MooTools, Ext.js, and many other libraries and frameworks have recognized this. The Production Minds Platform front end is based on Troop, an OOP library we built ourselves upon these very principles, and extended with additional features. Following our preliminary tests performed on a set of simple classes (chart below), it turned out that instantiation is in fact much faster when you switch to a static class-structure. The more complex your code, the higher the gain.

Static vs. dynamic instantiation

So when it comes to classes and JavaScript, it’s best to leave emotional attachments and loosely grounded convictions behind, and instead look at the sobering figures. It is a clear choice indeed.

Front-end Lessions Learned: Why Scale?

This is a re-post of my original article on the Production Minds dev blog.

There’s an increasing amount of talk among JavaScript engineers on the importance of scaling. More tweets, blog posts, talks, and conferences have addressed this issue during the past twelve months than ever before, and the trend seems to continue.

But what is scaling, and why do we need it?

Historically, scaling concerns the back-end, where it reflects a system’s capacity of accomodating additional resources as stress figures like traffic or storage consumption grow. In contrast, the front-end runs on the user’s device - an environment unlikely to suffer anything like the stress imposed on the servers, so scaling in this context cannot be connected to usage. But, as more of the business logic shift to the front-end, (take Google Docs, Facebook, or PMP for instance) they grow big, and the nature of JavaScript specifically poses an obstacle in keeping up a healthy balance between complexity and everything else.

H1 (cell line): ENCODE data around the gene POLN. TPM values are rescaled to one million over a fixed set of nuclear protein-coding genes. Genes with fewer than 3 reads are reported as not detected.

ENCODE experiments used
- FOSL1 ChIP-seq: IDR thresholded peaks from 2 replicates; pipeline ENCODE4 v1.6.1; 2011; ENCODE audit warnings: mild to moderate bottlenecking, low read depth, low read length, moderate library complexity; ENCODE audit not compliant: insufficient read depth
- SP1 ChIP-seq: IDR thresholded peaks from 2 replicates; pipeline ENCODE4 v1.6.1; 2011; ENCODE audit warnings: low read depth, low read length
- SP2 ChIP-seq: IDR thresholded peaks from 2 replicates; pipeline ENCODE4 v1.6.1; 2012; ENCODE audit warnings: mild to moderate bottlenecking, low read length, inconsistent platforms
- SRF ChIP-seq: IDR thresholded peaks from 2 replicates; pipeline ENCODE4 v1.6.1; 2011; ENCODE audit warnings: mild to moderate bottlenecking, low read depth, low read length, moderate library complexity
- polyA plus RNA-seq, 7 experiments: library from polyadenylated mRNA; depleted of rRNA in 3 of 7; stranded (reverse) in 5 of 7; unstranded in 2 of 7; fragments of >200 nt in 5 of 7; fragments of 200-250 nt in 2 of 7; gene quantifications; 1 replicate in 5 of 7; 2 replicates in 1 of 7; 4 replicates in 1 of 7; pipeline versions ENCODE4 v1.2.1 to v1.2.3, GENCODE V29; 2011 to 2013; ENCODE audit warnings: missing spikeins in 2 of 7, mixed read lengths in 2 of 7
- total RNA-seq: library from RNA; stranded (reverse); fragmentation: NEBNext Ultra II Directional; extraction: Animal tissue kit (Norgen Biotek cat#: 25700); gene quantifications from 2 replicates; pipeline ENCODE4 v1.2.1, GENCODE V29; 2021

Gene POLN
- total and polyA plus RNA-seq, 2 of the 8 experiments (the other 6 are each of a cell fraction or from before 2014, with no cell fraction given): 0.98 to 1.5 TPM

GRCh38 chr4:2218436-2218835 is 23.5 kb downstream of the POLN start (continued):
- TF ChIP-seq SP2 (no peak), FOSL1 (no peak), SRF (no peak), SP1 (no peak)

Scaling, on the front-end equals to keeping maintainability and responsiveness figures high while enriching the application with features. In other words, if you(r users) feel like your app is slow, fixing one issue opens three others, and starting over seems like the most attractive option, it probably won’t scale well. Avoiding this scenario, especially beyond a certain size is not straightforward, as JavaScript, unike C# or Java - doesn’t come with tools that imply a sound architecture for our applications. JavaScript leaves the engineer with a great deal of freedom, which is good, but that freedom also means that often the engineer finds herself on uncharted waters when it comes to finding a suitable way to manage a large codebase.

In order to manage code, first one has to make it managable. Of course, the basic principles that govern this process are not new: design patterns, polymorphism, namespaces, lazy initialization, static analysis, unit testing, and many more have all been around for decades. The question is how we apply these constructs to our JavaScript codebase, because often this is what makes or breaks the whole application. Fortunatelly, here the multi-paradigm nature of the language pays off, as we may bend the architecture to our advantage in ways that would be unimaginable in classical object-oriented languages.

The art of crafting websites and developing applications merged in the past decade, and as we see browsers run JavaScript ever more efficiently, it’s just common sense to separate front and back completely. Leaving aside extra gains like running web applications offline (hint: Chrome apps), this new approach relieves server load while simultaneously offering a richer, faster experience to users. All this comes at the cost of all new technical challenges, and those taking on them - like PMP - get a shot at shaping the future of application development.

In this series’ following posts I will be looking into the specifics of scaling and how they relate to the design of PMP.